Regardless of how busy life may get, I always find the time to settle down and enjoy a good book – especially in the summertime! I’ve developed a knack for reading multiple books across genres, and it has been one of the greatest driving forces of my creativity and understanding, helping me to find value in various ideas, stories, and narratives.
It’s important for me to stay up to date with current events and global happenings to best navigate my personal and professional life. Now, I’d like to share the top three reads that recently captured my attention.
Take a look at my Top 3 Summer 2023 reading list:
If we turn a blind eye to history, we know that we are doomed to repeat it. That is one of the reasons why author Kevin Rudd’s “The Avoidable War” was as necessary as it was interesting. The book highlights the volatile relationship between the US and China based on prolonged cultural misunderstanding, historical grievance, and more.
This reading is key to understanding how crucial it is for global superpowers and local communities alike to coexist peacefully and find common ground, even among turmoil and seemingly ideological incompatibility. Without it, a geopolitical disaster may be impending that will rewrite the planet’s future.
Being you is not as simple as it sounds – which is what Anil Kumar Seth, a British professor of Cognitive and Computational Neuroscience at the University of Sussex and author, emphasizes in his mind-bending book. “Being You: The Inside Story of Your Inner Universe” dives into the mysterious concept of consciousness and our scientific understanding of the brain.
I highly recommend this book to every person to gain insight into radical interdisciplinary breakthroughs that must transform how we think about the self. As someone who works in the Life Sciences field and is constantly looking for ways to evolve and improve patient and community health, I was left feeling exhilarated and inspired by theories about how humanity experiences the world and why we should view ourselves as a part of the rest of nature.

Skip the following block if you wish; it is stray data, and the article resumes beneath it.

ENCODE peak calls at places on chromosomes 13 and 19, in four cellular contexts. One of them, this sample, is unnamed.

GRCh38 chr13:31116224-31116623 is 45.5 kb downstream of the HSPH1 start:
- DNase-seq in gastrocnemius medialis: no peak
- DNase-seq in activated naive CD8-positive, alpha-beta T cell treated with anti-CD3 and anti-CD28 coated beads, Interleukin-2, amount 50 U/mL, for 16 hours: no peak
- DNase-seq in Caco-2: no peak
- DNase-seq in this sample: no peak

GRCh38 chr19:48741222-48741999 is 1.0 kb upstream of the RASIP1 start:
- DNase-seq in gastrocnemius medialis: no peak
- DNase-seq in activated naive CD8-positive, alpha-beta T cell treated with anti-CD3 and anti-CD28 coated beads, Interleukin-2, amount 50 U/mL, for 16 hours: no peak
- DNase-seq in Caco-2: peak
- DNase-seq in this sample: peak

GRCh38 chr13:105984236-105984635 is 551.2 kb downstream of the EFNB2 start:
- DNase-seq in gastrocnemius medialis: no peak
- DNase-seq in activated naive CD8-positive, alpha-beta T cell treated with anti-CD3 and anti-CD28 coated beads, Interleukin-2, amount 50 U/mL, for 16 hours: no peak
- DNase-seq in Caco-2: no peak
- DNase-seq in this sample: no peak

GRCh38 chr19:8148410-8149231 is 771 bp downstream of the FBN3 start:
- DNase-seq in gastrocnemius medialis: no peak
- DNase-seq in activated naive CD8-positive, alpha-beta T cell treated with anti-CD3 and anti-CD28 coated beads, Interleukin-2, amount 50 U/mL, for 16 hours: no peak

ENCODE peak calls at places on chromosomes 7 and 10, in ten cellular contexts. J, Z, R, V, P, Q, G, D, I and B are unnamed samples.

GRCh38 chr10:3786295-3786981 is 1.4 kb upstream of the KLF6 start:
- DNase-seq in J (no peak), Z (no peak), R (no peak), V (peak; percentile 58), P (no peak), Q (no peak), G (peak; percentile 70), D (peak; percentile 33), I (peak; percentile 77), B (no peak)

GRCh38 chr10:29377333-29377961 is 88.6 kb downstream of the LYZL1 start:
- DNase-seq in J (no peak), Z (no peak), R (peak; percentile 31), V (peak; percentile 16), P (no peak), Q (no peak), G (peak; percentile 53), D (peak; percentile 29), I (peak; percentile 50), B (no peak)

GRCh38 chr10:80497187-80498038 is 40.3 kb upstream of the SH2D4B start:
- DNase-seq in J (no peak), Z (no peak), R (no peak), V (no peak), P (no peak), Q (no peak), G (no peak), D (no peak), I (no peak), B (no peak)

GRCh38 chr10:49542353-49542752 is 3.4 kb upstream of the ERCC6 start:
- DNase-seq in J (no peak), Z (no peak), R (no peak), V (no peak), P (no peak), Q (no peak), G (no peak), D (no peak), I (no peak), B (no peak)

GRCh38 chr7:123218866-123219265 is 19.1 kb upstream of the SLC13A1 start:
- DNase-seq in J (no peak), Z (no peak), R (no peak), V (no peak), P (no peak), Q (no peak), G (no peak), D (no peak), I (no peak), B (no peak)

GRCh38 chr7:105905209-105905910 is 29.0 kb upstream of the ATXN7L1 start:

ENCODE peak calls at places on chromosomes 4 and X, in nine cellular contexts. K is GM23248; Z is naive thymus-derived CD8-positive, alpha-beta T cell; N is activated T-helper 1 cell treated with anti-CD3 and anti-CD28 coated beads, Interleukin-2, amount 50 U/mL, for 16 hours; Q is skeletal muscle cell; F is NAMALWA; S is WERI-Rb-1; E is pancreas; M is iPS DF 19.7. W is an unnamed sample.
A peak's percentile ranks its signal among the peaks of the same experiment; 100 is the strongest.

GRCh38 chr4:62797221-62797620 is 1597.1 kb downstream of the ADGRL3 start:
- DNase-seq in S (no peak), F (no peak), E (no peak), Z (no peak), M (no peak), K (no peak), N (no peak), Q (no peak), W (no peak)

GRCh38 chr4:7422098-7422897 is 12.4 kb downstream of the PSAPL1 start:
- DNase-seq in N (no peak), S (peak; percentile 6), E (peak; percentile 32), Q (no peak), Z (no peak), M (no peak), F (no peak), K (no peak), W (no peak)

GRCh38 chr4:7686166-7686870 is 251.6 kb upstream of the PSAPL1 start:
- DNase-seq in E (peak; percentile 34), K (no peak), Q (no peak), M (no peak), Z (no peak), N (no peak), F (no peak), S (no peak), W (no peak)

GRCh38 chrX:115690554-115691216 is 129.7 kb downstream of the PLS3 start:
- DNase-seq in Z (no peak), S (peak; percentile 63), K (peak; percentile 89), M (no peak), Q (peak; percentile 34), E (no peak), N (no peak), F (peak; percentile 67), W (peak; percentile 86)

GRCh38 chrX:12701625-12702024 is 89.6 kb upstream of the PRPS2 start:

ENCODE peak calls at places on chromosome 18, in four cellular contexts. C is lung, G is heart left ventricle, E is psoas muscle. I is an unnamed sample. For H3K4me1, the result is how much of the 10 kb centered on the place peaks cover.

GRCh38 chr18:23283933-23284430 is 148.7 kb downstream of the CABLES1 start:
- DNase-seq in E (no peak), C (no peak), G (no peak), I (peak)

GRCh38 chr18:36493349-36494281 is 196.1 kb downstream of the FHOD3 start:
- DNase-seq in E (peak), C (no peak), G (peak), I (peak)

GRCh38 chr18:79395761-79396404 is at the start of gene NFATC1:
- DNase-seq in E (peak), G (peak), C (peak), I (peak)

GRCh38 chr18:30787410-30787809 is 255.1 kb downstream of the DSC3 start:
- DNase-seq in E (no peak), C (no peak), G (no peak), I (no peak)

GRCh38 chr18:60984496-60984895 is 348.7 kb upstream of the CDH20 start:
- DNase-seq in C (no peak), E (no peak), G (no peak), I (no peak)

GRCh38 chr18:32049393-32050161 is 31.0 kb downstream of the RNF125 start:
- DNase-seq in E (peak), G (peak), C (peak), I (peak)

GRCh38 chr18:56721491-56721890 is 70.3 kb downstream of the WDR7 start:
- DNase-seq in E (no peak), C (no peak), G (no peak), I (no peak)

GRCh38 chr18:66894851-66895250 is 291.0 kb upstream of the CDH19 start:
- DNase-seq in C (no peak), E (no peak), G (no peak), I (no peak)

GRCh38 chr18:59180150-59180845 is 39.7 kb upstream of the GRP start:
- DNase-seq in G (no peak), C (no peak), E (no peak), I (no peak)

Data is one of the most important and valuable forms of modern currency. With the internet and technology constantly evolving to unimaginable depths and scales, what analytical methods can we bring to bear on the astonishing scale of digital culture, where we are bombarded with billions of images and pieces of content daily? This is one of the questions Lev Manovich asks in “Cultural Analytics,” a book at the intersection of data science and media studies.
This was a particularly interesting read for colleagues in the Life Sciences and healthcare professions, whose reliance on data is truly the difference between life and death. However, is evaluating media the same as monitoring the human body? Manovich presents concepts and methods for computational cultural data analysis and draws on more than a decade of research and projects from his own lab.
As an avid reader and advocate for people to engage in creative pastimes that lead to innovative developments, I strongly encourage you to read at least one of these influential books this summer!